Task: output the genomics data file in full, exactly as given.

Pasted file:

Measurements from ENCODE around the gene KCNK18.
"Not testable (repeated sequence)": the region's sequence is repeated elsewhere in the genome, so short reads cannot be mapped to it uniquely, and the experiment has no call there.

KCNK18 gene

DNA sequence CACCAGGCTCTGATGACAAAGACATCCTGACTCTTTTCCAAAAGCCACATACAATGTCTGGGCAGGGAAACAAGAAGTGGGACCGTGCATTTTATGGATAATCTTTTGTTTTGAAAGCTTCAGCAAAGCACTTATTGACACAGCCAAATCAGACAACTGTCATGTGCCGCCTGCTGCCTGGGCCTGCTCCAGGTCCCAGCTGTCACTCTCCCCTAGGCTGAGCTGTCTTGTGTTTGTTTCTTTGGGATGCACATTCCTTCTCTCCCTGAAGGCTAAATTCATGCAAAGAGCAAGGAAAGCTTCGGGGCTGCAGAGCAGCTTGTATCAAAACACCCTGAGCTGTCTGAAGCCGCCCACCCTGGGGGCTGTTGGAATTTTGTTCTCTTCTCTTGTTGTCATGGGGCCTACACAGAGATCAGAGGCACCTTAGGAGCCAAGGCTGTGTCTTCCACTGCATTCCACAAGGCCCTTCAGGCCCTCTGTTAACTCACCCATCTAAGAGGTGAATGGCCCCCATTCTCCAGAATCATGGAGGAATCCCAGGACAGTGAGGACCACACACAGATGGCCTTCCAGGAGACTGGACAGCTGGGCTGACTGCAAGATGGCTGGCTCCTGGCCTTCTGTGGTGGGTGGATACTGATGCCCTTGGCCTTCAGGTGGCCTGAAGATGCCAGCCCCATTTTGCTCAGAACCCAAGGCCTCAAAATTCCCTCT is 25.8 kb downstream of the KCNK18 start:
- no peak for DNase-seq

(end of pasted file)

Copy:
Measurements from ENCODE around the gene KCNK18.
"Not testable (repeated sequence)": the region's sequence is repeated elsewhere in the genome, so short reads cannot be mapped to it uniquely, and the experiment has no call there.

KCNK18 gene

DNA sequence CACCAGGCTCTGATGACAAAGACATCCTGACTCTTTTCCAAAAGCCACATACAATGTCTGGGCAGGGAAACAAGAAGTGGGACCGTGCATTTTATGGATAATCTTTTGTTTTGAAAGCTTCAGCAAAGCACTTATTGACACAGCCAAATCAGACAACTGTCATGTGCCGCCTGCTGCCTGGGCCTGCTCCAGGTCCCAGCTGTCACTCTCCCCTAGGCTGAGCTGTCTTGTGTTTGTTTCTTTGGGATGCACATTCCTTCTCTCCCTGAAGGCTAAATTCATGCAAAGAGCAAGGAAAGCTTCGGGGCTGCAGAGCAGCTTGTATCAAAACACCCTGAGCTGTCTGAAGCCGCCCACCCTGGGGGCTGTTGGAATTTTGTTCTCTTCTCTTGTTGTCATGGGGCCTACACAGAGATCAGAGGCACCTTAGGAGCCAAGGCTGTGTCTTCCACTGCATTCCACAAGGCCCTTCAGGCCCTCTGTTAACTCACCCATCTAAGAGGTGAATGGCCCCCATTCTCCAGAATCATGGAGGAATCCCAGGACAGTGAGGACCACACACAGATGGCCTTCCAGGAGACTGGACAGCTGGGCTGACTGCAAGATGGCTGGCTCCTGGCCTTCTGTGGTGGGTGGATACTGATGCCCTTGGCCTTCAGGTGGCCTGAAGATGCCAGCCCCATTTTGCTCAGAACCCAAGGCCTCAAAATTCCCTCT is 25.8 kb downstream of the KCNK18 start:
- no peak for DNase-seq